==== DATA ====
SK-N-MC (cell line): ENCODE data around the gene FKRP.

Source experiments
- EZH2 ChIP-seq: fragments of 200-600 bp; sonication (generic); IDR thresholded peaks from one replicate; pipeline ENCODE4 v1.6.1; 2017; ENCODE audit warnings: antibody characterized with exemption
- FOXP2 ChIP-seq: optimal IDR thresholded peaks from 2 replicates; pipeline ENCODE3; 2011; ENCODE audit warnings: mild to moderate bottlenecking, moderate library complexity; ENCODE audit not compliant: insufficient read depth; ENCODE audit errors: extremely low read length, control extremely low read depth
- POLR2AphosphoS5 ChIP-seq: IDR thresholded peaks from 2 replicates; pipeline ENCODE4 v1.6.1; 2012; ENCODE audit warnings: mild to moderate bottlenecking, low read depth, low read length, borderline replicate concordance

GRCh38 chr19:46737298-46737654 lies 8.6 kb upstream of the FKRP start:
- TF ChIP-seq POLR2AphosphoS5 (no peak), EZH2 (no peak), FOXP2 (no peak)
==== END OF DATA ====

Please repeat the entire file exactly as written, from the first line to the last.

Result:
SK-N-MC (cell line): ENCODE data around the gene FKRP.

Source experiments
- EZH2 ChIP-seq: fragments of 200-600 bp; sonication (generic); IDR thresholded peaks from one replicate; pipeline ENCODE4 v1.6.1; 2017; ENCODE audit warnings: antibody characterized with exemption
- FOXP2 ChIP-seq: optimal IDR thresholded peaks from 2 replicates; pipeline ENCODE3; 2011; ENCODE audit warnings: mild to moderate bottlenecking, moderate library complexity; ENCODE audit not compliant: insufficient read depth; ENCODE audit errors: extremely low read length, control extremely low read depth
- POLR2AphosphoS5 ChIP-seq: IDR thresholded peaks from 2 replicates; pipeline ENCODE4 v1.6.1; 2012; ENCODE audit warnings: mild to moderate bottlenecking, low read depth, low read length, borderline replicate concordance

GRCh38 chr19:46737298-46737654 lies 8.6 kb upstream of the FKRP start:
- TF ChIP-seq POLR2AphosphoS5 (no peak), EZH2 (no peak), FOXP2 (no peak)